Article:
Manufacturers, policy makers, academics, and stakeholders in the manufacturing ecosystem continue to seek innovative strategies to strengthen the U.S. manufacturing competitiveness. In support of this, Rensselaer has launched a new certificate program for graduate students in advanced manufacturing.
The Advanced Manufacturing Certificate is the first of its kind at Rensselaer focusing on new process development and systems management in advanced manufacturing.
The certificate includes a project-based lecture and laboratory curriculum for graduate students. Courses will be taught by faculty members from the School of Engineering, a team of leading experts in advanced manufacturing, micromachining, high-speed machining, metals and ceramics processing, along with additive, composites, and digital manufacturing.
The program is open to Rensselaer students who hold a bachelor’s degree in an engineering discipline and have completed a manufacturing processes analysis course. Students will study the underlying theory, technology, and standard industrial practice for advanced manufacturing processes and systems. The program includes hands-on laboratory and design exercises focused on advanced manufacturing. Highlights include the design, analysis, and development of a prototype using a new manufacturing process and/or system through a team-based industrial sponsored project.
“Advanced manufacturing is accelerating the translation of American innovations in science and technology into new products and processes, and helping create jobs across all technology sectors,” said Shekhar Garde, dean of the School of Engineering at Rensselaer. “The Advanced Manufacturing Processes and Systems program positions Rensselaer nationally as a leader in manufacturing through cutting-edge research along with innovative coursework and curricula. Our graduates will be well-versed in time-tested manufacturing techniques, and fluent in leading-edge micro-, nano-, and biomanufacturing technologies. Our goal is to empower and inspire our students to develop new technologies and launch businesses that develop new products and create jobs.”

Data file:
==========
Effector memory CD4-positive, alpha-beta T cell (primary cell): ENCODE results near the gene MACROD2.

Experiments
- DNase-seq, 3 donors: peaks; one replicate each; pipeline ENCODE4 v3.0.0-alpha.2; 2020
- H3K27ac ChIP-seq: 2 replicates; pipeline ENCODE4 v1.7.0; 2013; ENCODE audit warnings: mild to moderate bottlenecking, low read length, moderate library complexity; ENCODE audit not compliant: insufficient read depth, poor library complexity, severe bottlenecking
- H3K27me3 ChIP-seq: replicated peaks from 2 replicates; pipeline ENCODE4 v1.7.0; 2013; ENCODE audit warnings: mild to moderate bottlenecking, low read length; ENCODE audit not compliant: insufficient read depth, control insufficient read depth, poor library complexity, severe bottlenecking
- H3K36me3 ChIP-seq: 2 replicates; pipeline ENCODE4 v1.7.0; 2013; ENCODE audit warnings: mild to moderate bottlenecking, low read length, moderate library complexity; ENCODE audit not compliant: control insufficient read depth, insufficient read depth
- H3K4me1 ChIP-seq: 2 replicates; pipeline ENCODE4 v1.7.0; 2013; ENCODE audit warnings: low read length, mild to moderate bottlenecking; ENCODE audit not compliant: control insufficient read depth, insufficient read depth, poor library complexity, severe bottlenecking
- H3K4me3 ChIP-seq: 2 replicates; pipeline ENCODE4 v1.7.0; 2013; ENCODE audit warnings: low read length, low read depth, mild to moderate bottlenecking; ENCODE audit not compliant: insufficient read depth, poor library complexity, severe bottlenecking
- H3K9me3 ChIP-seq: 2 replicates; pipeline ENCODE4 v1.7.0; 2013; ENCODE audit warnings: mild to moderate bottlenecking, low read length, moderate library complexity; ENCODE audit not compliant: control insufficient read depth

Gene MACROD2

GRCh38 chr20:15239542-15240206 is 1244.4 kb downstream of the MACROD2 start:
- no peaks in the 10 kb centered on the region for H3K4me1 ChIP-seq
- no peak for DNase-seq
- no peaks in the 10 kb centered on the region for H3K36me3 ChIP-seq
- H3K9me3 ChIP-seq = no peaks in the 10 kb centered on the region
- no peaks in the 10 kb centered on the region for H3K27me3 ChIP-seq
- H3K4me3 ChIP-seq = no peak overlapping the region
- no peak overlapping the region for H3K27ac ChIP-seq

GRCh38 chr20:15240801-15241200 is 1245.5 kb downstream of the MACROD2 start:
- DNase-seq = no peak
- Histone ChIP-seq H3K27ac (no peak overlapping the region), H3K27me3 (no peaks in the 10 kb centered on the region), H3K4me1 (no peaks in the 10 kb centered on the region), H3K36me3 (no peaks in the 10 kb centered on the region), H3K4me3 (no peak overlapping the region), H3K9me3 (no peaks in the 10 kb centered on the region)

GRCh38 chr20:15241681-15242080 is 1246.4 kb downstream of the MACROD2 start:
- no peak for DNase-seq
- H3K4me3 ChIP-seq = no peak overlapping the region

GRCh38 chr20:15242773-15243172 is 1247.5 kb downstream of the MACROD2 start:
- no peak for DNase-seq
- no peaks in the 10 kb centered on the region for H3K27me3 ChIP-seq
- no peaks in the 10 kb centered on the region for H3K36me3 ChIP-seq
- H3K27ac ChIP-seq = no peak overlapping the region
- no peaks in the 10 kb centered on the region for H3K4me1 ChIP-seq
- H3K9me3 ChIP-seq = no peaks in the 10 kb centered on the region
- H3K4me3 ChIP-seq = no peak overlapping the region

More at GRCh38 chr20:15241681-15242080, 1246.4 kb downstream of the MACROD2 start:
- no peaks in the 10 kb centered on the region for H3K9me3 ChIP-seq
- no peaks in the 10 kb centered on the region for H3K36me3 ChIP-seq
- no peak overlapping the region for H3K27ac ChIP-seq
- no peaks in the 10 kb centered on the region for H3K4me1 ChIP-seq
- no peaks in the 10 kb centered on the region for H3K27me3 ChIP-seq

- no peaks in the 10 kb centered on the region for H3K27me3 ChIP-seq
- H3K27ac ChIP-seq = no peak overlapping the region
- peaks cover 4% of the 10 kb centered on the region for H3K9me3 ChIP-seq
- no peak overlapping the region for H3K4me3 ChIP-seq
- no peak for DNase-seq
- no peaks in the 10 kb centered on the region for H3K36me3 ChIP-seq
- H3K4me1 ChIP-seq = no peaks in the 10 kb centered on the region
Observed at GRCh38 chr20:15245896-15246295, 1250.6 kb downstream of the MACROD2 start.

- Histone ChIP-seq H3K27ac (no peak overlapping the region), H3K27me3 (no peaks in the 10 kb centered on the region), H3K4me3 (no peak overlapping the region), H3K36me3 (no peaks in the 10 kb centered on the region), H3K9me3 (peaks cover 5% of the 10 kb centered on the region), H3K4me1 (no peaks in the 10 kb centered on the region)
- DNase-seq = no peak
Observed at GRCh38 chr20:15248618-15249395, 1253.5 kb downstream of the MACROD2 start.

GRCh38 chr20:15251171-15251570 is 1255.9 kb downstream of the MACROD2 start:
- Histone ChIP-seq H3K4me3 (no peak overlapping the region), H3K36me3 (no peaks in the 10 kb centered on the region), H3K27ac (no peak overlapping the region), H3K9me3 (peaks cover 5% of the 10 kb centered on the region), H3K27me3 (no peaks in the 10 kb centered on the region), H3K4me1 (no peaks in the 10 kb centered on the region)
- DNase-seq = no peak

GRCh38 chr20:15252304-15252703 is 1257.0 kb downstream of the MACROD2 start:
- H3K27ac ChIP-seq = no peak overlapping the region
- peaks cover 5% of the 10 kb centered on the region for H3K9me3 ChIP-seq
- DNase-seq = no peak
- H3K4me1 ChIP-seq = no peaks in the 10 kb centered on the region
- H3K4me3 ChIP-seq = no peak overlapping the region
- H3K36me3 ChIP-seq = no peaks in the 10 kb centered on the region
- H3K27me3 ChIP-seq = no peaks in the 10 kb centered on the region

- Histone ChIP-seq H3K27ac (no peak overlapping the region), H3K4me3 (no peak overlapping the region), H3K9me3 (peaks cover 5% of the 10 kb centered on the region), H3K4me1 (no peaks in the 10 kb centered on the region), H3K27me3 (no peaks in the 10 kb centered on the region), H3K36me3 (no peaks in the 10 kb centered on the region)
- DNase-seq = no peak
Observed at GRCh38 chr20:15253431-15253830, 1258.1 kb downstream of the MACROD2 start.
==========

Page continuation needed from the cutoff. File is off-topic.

Advanced manufacturing is accelerating the translation of American innovations in science and technology into new products and processes, and helping create jobs across all technology sectors.”—Shekhar Garde
“Manufacturing is truly the key to enabling great design and applying new technologies,” said Rich Heley ’02, vice president of products at Tesla Motors. “Without it, no design could ever make it beyond the CAD screen. I am constantly searching to hire people with strong manufacturing backgrounds who can demonstrate a deep understanding and application of advanced processes.”
The School of Engineering has an established manufacturing network that offers students, faculty, and industry, access to a variety of fabrication and production services and expertise. For example, the Manufacturing Innovation and Learning Lab (MILL) is revitalizing advanced manufacturing education at Rensselaer.
“The MILL is a manufacturing platform with computer-integrated manufacturing equipment that supports Rensselaer’s focus on educating the next generation of manufacturing leaders and innovators,” said Sam Chiappone, who has played a key role in developing the MILL, and serves as manager in the School of Engineering Fabrication and Prototype Facility, and as an instructor for the certificate program.
Despite rapidly changing technologies and new advances in the digital frontier of manufacturing, Daniel Walczyk ’91—a Rensselaer professor of mechanical engineering, and director of the Center for Automation Technologies and Systems (CATS), and faculty member involved in the program—gives the same advice to his students as he did 19 years ago.
“Students have to learn about the latest advanced-manufacturing automated systems,” said Walczyk. “They have to know how to make high-quality parts from a variety of materials and efficiently assemble the parts into a product at the proper scale.